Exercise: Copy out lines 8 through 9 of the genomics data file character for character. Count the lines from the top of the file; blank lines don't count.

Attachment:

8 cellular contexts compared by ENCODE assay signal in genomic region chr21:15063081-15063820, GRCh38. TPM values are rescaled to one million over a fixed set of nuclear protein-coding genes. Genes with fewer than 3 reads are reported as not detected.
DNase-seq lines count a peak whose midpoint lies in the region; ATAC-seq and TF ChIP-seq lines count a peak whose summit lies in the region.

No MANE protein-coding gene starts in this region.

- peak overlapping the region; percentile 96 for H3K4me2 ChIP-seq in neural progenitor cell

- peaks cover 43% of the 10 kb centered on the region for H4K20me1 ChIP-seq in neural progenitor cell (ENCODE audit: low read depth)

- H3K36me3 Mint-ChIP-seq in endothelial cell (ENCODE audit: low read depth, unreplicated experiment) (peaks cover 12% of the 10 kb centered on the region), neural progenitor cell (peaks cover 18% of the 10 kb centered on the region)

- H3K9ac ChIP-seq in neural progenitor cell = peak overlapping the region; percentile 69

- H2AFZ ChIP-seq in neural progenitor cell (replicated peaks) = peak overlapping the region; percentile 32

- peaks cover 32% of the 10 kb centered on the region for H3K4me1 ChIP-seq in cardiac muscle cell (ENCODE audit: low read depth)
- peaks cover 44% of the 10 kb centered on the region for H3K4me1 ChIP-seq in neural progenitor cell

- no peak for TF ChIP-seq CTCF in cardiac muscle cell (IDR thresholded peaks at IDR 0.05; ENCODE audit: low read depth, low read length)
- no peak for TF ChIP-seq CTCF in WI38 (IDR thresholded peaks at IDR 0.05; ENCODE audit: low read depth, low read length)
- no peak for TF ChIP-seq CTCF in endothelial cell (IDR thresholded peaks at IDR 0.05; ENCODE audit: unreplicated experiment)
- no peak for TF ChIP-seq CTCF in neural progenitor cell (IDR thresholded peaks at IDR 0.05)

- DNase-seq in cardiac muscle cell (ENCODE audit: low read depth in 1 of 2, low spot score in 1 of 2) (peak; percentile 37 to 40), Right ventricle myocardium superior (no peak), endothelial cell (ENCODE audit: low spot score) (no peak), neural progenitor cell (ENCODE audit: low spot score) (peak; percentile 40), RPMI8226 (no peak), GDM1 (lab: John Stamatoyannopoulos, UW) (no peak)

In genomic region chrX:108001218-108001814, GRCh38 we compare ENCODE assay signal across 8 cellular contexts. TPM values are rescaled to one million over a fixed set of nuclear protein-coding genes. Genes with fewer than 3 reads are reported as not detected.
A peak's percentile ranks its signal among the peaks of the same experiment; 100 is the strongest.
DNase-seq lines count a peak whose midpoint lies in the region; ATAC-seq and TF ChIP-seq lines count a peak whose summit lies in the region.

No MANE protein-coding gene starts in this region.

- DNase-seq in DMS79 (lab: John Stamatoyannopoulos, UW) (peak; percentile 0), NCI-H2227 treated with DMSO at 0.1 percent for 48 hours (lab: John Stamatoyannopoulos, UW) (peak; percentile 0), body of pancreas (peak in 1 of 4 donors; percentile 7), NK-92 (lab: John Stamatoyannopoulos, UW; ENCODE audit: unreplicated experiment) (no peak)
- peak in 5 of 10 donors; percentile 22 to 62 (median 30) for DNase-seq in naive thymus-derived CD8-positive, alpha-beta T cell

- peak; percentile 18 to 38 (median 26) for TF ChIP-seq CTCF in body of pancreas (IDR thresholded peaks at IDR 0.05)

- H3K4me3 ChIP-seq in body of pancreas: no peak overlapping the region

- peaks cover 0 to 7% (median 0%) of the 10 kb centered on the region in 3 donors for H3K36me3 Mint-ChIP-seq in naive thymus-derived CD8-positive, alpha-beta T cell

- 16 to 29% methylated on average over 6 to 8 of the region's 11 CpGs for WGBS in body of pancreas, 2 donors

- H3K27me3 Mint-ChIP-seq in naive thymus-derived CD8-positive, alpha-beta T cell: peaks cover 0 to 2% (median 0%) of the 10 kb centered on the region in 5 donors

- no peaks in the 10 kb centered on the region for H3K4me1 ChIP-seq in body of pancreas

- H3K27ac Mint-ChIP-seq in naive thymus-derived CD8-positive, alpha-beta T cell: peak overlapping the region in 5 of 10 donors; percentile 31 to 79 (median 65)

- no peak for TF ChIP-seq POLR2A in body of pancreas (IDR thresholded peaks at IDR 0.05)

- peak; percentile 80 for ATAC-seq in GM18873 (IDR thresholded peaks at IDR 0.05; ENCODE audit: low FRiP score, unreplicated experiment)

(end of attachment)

- H2AFZ ChIP-seq in neural progenitor cell (replicated peaks) = peak overlapping the region; percentile 32

- peaks cover 32% of the 10 kb centered on the region for H3K4me1 ChIP-seq in cardiac muscle cell (ENCODE audit: low read depth)